- Community Management Statement – This search provides a copy of the Community Management Statement that governs the rules, obligations and interests of the Body Corporate. It is a good search to undertake to understand the Body Corporate bylaws, confirm your exclusive use rights, and understand your contribution and interest entitlements.
- Building Management Statement – This search will provide you with the agreement between two or more lot owners that has been registered on title. This agreement will usually give reciprocal rights for utility services, access, support, shelter and insurance arrangements. Generally additional costs will be required to be paid when there is a Building Management Statement on title.
- Title search of the Common Property – This search is useful for seeing what is on the title to the common property that may not be included on your lot. Commonly encumbrances are registered on the common property for rights of access or restrictions on how the property may be used or changed.
- Certificate of classification – This search will detail the buildings classification and can be useful for determining if the property can be lived in permanently or is used for another purpose (e.g. holiday letting).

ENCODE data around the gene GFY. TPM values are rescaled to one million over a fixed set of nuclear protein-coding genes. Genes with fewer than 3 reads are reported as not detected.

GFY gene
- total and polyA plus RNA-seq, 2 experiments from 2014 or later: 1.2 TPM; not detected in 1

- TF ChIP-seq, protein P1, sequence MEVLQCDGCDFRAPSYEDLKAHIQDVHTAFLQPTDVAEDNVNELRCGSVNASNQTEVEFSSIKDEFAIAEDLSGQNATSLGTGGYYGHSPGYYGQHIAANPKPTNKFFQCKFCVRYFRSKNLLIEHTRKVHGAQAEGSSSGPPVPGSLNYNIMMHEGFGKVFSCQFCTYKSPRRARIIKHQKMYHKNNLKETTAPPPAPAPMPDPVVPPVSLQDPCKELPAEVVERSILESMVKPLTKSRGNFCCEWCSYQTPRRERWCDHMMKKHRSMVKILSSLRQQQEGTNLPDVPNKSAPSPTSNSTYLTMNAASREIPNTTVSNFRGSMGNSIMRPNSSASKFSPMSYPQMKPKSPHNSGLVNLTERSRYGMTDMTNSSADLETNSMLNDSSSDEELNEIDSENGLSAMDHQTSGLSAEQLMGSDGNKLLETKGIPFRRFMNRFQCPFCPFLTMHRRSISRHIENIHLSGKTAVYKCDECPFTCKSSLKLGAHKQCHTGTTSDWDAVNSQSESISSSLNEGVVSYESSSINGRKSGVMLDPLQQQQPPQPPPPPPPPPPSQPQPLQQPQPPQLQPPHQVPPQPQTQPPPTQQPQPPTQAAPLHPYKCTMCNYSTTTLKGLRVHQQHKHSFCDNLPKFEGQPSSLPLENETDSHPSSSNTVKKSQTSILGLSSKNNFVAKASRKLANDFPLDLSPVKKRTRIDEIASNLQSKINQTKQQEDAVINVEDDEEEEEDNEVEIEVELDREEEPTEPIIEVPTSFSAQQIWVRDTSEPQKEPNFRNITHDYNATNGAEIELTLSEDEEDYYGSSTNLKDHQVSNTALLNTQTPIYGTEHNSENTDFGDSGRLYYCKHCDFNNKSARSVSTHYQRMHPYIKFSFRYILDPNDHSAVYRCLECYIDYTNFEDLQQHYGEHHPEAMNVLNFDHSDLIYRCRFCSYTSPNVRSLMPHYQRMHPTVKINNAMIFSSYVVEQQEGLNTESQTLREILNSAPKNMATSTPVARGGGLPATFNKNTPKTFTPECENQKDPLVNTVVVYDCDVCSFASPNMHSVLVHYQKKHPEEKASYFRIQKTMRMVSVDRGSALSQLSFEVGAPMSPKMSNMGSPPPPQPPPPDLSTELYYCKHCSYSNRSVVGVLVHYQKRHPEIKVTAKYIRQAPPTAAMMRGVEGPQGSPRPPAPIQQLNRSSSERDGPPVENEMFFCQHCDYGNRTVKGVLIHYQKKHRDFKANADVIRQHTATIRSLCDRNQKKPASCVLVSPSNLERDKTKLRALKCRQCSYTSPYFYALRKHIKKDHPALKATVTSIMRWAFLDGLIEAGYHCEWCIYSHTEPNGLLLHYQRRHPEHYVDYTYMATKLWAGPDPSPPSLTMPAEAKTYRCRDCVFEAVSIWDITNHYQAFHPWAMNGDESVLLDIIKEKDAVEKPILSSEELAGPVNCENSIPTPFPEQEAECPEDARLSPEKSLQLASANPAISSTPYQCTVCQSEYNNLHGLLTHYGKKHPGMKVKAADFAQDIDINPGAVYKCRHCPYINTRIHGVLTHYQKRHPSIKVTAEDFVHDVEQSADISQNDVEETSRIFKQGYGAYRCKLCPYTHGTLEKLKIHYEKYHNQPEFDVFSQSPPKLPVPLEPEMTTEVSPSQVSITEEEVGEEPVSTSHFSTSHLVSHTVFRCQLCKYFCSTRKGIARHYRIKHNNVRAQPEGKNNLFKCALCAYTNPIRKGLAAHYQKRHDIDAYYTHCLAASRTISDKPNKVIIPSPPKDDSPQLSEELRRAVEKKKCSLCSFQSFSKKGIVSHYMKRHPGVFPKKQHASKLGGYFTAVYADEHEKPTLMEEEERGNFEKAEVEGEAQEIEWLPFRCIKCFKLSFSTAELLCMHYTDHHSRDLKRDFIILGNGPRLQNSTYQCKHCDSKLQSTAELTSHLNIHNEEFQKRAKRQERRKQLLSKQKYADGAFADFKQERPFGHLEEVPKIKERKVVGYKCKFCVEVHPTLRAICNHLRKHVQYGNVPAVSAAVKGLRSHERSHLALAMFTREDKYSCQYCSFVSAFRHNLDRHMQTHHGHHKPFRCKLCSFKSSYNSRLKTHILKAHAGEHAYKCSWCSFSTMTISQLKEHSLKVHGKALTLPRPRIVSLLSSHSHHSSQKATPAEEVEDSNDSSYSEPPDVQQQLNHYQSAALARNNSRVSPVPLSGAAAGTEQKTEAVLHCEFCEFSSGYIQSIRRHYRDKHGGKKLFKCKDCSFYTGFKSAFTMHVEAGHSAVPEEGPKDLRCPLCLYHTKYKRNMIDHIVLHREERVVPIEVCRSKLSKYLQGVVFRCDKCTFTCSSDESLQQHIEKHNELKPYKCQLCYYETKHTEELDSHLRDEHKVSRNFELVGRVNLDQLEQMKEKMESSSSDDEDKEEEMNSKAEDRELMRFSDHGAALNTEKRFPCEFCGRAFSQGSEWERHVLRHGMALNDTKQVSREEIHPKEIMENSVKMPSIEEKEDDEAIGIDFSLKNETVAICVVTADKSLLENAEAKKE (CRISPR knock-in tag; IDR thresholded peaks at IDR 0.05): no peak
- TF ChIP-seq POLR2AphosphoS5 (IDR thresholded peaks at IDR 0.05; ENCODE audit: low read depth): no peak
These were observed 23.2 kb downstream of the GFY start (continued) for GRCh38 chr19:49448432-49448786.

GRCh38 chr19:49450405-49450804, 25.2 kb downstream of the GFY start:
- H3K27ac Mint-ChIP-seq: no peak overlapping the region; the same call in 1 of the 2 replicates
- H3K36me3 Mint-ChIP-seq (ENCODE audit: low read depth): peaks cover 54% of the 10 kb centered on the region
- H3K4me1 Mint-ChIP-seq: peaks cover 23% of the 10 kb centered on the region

- There are tenants in the property and I want them removed before settlement. What do I need to know?If the tenancy expires before settlement then the seller must make sure the tenants have vacated before settlement. Where the tenancy does not expire you will need to have a special condition inserted into the contract requiring the seller to have the tenant vacate before settlement. These special conditions can be drawn up in a number of ways and you should speak to your lawyer about how to word this condition depending on your own particular circumstances.
- Should I do a pre-settlement inspection on a property I will be renting?Once settlement occurs the property will be your own responsibility regardless of the condition the property is in. While you may think you do not need to do a pre-settlement inspection for a property you are renting, if there is any damage or issues with the property you do not find before settlement you will need to deal with them after. It is recommended that you organise a pre-settlement inspection for any property you are purchasing even if you are not intending to live in it yourself to prevent you incurring otherwise unforeseen costs.